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Inflation is likely to remain elevated in the short to medium term – !Gawaxab

Inflation is likely to remain elevated in the short to medium term –  !Gawaxab

Inflation is likely to remain elevated in the short to medium term, and as a result, the Bank of Namibia, as the monetary authority, will likely continue to tighten financial conditions in response to rising inflation to avoid embedding the current high level of headline inflation expectations and shore up firm price-setting behaviour.

Central Bank governor, Johannes !Gawaxab, Governor of the Bank, stated this in a public lecture delivered this week at Rundu titled “Navigating Current Economic Shocks: Policy Options.”

“It is important to maintain a foundation that safeguards macroeconomic stability in the country, that is essential for economic growth and development, and for this reason, the Bank of Namibia cannot sit idle and watch inflation run away,” he said.

According to !Gawaxab, the Bank has moved quickly to ensure price stability, using the tools at its
disposal as a member of the Common Monetary Area (CMA), by preventing the wage-price-setting spiral that could lead to inflation becoming entrenched, preventing capital outflows to the anchor country, and maintaining the one-to-one peg with the South African Rand. In this regard, the Bank raised the repo rate by a cumulative 100 basis points in February 2022 (25 basis points in February, 25 basis points in April, and 50 basis points in June 2022).

The Governor signaled that this trend is likely to continue to counter inflationary pressures and most importantly align the domestic interest rates to the CMA’s interest rates.

“The current inflationary pressures in the economy are imported and primarily the result of supply-side factors, particularly the constraints imposed by the Russia- Ukraine war, with concerns about commodity shortages growing as hostilities between the warring parties intensified. Fuel prices, in particular, have underpinned the rise in inflation across countries, including Namibia, and the resulting rise in the prices of basic commodities has put pressure on households and businesses whose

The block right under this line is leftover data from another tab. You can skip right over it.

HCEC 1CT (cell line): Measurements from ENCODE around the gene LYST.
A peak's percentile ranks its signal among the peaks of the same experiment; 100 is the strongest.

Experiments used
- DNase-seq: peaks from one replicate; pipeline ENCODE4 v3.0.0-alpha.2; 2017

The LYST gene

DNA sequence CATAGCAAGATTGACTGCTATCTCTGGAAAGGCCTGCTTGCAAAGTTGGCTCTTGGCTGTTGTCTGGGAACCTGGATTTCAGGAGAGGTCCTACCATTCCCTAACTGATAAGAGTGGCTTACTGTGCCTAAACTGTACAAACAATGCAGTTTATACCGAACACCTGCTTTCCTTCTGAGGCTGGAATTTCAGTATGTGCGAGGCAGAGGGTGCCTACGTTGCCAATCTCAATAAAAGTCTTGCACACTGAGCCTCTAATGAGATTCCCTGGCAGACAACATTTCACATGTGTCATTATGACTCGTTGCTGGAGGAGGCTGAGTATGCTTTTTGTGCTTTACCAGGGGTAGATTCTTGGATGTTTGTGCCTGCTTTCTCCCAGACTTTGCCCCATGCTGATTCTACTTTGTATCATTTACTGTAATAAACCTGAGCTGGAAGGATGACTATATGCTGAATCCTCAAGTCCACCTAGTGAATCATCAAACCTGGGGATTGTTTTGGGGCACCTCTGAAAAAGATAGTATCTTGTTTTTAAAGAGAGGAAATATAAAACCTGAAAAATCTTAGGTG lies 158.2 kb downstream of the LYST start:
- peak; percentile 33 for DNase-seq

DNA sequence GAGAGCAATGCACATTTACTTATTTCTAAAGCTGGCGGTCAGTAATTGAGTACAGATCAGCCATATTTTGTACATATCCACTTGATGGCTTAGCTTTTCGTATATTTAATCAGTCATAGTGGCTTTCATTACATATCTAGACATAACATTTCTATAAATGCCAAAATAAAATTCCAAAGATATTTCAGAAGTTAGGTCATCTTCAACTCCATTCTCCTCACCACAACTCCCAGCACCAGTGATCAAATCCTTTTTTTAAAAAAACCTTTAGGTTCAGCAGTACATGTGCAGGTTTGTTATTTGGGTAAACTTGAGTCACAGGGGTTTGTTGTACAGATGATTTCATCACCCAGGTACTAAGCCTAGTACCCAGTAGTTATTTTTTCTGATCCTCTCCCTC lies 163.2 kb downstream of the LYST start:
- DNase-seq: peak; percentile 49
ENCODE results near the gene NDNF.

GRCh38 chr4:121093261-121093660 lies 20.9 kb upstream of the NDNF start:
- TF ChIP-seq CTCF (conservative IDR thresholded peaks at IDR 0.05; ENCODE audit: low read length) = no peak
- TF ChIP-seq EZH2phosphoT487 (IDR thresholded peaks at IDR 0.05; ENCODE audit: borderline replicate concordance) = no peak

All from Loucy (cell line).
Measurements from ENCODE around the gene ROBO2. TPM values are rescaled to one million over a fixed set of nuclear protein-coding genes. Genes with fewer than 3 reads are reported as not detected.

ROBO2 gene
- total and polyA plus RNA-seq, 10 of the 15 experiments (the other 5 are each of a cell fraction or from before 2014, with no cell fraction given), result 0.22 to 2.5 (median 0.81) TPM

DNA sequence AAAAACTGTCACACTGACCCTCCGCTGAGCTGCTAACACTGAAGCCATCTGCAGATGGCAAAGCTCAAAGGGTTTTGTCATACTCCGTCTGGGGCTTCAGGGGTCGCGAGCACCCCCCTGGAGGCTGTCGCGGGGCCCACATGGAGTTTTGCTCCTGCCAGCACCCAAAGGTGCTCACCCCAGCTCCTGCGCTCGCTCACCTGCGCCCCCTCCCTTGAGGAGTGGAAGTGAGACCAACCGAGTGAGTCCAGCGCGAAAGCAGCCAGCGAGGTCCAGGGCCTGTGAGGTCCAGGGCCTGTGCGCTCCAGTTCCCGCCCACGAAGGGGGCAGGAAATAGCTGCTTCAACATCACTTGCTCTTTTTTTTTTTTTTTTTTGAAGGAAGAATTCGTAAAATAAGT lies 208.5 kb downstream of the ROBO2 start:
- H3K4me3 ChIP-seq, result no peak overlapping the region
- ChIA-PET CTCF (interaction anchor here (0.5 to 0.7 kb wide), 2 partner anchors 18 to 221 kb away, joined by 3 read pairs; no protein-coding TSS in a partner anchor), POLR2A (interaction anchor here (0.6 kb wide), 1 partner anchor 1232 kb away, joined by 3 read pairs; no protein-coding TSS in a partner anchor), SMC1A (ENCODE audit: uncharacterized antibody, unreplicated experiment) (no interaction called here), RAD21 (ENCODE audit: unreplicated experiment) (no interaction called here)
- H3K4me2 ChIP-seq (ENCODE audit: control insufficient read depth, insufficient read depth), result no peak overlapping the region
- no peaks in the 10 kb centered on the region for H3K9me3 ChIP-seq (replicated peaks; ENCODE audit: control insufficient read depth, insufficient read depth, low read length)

incomes have already been hit by a series of shocks,” he noted.

These developments, the governor, was quick to point out, were a direct result of external factors beyond the control of any authority. To cushion the economies against inflation, central banks around the world have reduced the monetary stimulus that was in place since the Covid-19 pandemic, increased interest rates or are using other monetary policy tools.

The public lecture aimed to provide a basic understanding of current economic shocks, their origins, and how Namibia, as a small open economy, can insulate itself from mounting externally driven shocks and pressures. To that end, the Governor emphasized policy actions for inclusive economic growth to assist the country in navigating these turbulent times.

“As the country reels from yet another external shock, we should aim to identify solutions that drive economic recovery and development by building a resilient economy and capitalising on digitisation,” he said.

Dispelling recent claims that Namibia is among the riskiest nations to lend to, the governor was adamant that despite the nation’s vulnerabilities because of the higher level of public debt as a percentage of GDP which stands at 69%, Namibia is still able to meet its obligations. It is important to note that countries that have defaulted in the past are those with higher levels of external debt as a share of total public debt.


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